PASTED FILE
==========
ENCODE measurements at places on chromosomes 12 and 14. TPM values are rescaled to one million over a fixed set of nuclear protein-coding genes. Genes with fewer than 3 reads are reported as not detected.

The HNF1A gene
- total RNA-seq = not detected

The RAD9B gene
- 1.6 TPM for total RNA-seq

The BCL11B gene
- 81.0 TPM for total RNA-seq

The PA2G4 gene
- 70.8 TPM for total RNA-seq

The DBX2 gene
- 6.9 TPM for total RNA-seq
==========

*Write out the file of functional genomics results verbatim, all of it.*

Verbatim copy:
ENCODE measurements at places on chromosomes 12 and 14. TPM values are rescaled to one million over a fixed set of nuclear protein-coding genes. Genes with fewer than 3 reads are reported as not detected.

The HNF1A gene
- total RNA-seq = not detected

The RAD9B gene
- 1.6 TPM for total RNA-seq

The BCL11B gene
- 81.0 TPM for total RNA-seq

The PA2G4 gene
- 70.8 TPM for total RNA-seq

The DBX2 gene
- 6.9 TPM for total RNA-seq